During Intel’s keynote for Computex 2016, the chip manufacturer showcased a multiplayer VR experience called Raw Data. The game was playable at Intel’s booth for the annual tech show, so naturally I had a go.
What I didn’t expect to get was a nausea and queasiness that lasted for hours. What I expected even less was the fact that I enjoyed the game so much that I’d give it another go.
If you didn’t catch Intel’s keyote, Raw Data is a VR title using the HTC Vive that pits you against waves of ranged and melee robots. It’s currently in Early Access, although it’s not available for purchase and isn’t due out for at least a month or so.
It’s advertised as a “full-body” experience and rightly so: you’re expected to duck, weave and turn a full 360 degrees as you fight of waves of robots. This is what it looks like.
The game looks reasonably decent when you’re viewing the third-person footage on the screen. Inside the HTC Vive wasn’t quite as impressive. It was a touch out of focus, although that’s pretty standard when it comes to demoing VR at a convention, and the view had a touch of pixelation that you get with VR.
The bigger problem is really a first-generation VR issue: cables. During their keynote, Intel showcased Raw Data using one of the new backpack gaming PCs. That keeps all of the cables behind you and off the ground, which solves the problem of tripping over.
But not everyone wants to feel like a Scout trooper just to play VR. And these portable computers almost undoubtedly won’t be around for those who got on the HTC Vive train early — they’ll have cords coming out the back of the headset, running along the floor like everyone else.
So Intel’s solution for Computex is to have a staffer behind you to pull the cords out of your way, stop you from getting tangled and tripping over.
After becoming accustomed to the controls — the right touch controllers uses the pistol and is reloaded by putting your gun to your back pocket to reload, while the left hand controls your vibrosword — the waves begun. There’s four small barriers for cover, and the whole thing looks like it was ripped out of a Mass Effect level.
But having someone behind me all the time was unnerving. And it gets trickier when suddenly you can feel a hand or two moving the wires behind your head. It messed with my senses, and I didn’t really feel I could make move around as freely as I wanted.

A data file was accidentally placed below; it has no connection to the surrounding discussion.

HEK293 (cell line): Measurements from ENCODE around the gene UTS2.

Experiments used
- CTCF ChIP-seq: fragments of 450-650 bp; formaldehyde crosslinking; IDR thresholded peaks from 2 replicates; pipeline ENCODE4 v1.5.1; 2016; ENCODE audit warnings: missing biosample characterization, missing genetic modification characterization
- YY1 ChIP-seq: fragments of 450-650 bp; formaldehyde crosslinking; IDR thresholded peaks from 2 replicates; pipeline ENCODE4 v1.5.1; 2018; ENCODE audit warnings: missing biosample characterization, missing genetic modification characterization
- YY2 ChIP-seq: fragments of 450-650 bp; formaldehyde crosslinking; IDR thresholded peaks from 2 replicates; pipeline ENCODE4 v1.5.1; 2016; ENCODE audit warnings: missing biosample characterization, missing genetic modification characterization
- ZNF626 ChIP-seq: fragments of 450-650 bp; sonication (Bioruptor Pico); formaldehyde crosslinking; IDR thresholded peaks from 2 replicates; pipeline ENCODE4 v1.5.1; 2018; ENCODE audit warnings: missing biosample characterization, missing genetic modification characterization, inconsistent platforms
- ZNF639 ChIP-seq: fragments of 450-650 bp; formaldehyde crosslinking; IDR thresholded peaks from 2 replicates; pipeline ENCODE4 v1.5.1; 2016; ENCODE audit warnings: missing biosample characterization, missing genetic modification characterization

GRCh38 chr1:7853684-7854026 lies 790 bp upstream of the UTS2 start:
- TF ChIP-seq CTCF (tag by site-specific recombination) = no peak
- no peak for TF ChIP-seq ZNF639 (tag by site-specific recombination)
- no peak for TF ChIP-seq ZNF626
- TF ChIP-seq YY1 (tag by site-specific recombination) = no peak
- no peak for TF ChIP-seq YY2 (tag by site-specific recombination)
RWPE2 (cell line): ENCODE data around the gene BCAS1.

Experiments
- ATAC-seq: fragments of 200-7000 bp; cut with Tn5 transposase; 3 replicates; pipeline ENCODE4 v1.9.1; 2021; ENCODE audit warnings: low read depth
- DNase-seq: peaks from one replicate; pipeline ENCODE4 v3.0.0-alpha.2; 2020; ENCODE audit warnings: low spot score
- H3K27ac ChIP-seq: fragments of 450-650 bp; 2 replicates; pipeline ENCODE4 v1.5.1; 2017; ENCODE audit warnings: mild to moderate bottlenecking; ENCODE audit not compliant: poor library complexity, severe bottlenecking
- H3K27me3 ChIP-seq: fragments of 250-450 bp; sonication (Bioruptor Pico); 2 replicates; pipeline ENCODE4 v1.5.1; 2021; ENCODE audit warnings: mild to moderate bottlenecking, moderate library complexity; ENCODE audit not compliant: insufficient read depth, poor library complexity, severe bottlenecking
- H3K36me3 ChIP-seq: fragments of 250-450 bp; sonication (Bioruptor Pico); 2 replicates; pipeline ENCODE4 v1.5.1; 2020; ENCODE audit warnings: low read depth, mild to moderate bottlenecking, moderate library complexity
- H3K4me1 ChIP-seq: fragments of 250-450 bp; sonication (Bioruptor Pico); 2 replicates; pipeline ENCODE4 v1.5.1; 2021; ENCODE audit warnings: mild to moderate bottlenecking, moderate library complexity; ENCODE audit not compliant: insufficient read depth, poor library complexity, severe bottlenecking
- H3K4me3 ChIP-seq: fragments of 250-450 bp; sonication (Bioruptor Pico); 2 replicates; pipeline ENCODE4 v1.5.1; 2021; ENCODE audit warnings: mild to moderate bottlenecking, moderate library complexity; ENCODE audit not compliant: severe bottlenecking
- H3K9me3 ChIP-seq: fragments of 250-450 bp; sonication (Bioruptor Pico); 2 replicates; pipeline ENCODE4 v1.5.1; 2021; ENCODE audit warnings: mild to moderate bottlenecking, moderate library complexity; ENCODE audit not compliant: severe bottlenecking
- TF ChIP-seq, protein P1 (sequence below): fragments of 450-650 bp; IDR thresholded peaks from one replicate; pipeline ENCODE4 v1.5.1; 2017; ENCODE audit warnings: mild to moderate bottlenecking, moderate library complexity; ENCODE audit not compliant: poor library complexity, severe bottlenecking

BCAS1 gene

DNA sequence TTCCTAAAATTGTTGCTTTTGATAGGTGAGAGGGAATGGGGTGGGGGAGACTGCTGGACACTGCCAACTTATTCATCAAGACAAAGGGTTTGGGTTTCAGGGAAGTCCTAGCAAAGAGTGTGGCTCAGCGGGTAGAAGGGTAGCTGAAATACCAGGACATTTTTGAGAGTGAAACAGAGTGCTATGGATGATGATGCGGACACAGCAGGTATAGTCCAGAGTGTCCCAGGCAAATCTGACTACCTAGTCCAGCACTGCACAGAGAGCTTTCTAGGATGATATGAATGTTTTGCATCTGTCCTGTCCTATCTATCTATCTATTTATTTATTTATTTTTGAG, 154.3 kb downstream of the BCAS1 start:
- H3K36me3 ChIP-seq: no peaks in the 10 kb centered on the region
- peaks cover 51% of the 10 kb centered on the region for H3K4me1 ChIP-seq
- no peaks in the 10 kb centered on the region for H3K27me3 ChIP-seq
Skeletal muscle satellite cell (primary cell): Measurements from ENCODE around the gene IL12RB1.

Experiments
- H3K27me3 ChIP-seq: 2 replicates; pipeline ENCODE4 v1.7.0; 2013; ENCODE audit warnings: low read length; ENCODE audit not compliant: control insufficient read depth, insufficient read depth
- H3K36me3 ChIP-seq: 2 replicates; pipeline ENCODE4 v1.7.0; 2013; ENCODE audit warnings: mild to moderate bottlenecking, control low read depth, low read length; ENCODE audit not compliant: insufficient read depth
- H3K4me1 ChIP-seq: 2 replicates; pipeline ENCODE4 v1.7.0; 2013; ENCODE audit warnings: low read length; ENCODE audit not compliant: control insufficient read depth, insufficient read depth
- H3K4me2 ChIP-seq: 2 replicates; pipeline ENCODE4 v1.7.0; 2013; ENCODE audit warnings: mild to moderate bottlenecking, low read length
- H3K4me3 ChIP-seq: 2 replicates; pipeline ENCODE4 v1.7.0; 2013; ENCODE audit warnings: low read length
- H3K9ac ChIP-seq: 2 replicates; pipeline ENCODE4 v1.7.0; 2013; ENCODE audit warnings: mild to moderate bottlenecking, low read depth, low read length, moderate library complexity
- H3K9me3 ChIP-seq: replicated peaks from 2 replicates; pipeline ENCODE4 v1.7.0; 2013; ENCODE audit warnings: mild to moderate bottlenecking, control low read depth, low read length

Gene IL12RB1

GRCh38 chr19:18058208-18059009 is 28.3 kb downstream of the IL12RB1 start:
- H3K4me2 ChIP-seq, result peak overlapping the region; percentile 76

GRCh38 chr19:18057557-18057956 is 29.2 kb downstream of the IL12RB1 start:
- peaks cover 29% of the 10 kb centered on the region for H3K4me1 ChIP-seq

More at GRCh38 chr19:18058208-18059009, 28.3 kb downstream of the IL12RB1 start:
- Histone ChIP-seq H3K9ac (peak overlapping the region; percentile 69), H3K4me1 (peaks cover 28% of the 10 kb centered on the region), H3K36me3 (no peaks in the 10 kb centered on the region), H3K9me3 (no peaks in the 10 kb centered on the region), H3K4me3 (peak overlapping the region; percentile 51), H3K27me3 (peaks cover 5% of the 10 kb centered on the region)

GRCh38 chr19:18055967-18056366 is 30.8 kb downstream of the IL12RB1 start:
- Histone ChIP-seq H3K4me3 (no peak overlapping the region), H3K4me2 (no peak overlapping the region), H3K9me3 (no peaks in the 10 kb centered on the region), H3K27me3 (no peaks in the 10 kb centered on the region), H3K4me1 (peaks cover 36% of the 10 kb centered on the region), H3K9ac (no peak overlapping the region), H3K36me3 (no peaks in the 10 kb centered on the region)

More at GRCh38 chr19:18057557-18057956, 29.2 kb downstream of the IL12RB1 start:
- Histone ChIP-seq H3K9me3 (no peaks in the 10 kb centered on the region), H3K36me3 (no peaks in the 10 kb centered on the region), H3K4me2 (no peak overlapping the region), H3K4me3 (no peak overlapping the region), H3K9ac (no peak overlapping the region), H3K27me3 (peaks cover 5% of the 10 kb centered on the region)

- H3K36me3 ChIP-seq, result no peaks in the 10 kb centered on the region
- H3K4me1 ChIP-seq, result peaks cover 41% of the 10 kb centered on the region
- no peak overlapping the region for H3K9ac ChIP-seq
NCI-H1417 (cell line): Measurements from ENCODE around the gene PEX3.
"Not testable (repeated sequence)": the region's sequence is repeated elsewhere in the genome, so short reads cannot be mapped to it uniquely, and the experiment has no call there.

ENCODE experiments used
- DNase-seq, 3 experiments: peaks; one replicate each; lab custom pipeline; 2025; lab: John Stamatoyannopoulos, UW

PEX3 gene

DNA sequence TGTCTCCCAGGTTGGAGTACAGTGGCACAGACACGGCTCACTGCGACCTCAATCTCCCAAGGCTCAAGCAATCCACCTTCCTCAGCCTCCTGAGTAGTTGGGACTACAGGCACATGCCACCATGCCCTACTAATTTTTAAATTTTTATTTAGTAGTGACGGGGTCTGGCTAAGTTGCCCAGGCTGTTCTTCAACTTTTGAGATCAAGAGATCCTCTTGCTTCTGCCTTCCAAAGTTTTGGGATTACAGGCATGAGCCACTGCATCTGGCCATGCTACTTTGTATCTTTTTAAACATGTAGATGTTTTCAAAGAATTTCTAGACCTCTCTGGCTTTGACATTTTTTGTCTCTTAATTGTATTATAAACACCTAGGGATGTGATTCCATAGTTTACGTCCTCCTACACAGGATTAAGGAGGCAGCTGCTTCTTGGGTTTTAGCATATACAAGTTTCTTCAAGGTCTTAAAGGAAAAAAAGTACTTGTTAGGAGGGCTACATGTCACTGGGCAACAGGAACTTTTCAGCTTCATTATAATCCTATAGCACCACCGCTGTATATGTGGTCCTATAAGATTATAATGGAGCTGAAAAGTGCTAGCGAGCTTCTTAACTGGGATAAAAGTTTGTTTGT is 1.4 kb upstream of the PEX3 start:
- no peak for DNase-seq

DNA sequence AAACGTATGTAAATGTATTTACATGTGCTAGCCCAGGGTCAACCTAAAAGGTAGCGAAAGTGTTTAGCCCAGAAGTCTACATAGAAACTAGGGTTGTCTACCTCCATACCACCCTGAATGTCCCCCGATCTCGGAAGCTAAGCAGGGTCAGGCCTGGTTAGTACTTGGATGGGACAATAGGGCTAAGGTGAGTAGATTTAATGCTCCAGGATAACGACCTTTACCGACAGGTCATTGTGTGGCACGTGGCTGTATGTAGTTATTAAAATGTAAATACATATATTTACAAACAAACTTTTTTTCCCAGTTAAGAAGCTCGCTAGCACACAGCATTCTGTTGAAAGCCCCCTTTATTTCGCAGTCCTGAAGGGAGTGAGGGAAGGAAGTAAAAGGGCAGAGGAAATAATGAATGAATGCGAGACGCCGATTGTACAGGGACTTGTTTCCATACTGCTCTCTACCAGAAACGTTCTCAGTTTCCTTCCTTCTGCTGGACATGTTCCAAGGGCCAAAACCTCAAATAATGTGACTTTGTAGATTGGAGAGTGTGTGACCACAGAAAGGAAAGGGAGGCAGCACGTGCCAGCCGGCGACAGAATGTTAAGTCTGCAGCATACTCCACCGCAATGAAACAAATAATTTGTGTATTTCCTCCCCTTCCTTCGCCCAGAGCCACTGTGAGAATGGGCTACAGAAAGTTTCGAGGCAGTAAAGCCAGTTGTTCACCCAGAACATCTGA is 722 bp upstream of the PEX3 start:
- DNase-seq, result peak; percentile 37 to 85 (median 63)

It’s possible to squat down and just let projectiles fly over you, but that leaves you vulnerable to melee attackers. The projectiles are slow enough that you could dodge them with a sidestep or two anyway. It’s a 360 degree experience, not a 360 degree squatting competition.
It was too much for my body, however. Immediately after finishing the demo — and I barely lasted a couple of levels — I felt a little queasy and started looking around for a bottle of water. At lunch time another Australian journalist remarked that I looked “a little worse for wear”, a state that didn’t pass after a full meal and several cups of water.
After a few of hours of press gatherings, I eventually made it back to my hotel. Still feeling unwell, I opted for a quick 45 minute recovery nap, which ended up turning into a two-hour siesta. Even then it took another couple of hours, dinner, and a typically insipid performance from NSW before I felt more like my usual self.
It’s the most shaken experience I’ve ever had with VR. I’ve not had a single issue with any headset or game before. I don’t get motion sickness, I don’t have issues reading or playing games in cars or moving vehicles, and I’ve done enough conventions to the point where nausea, dizziness and disorientation was a thing that happened to other people.
Until Raw Data. But I’d still go through it again. I’d rather play without a second person present, although the co-op experience could be great fun. Impractical probably, but fun.
And ultimately that’s the main test for any game, VR or otherwise.
The author travelled to Computex 2016 as a guest of Intel.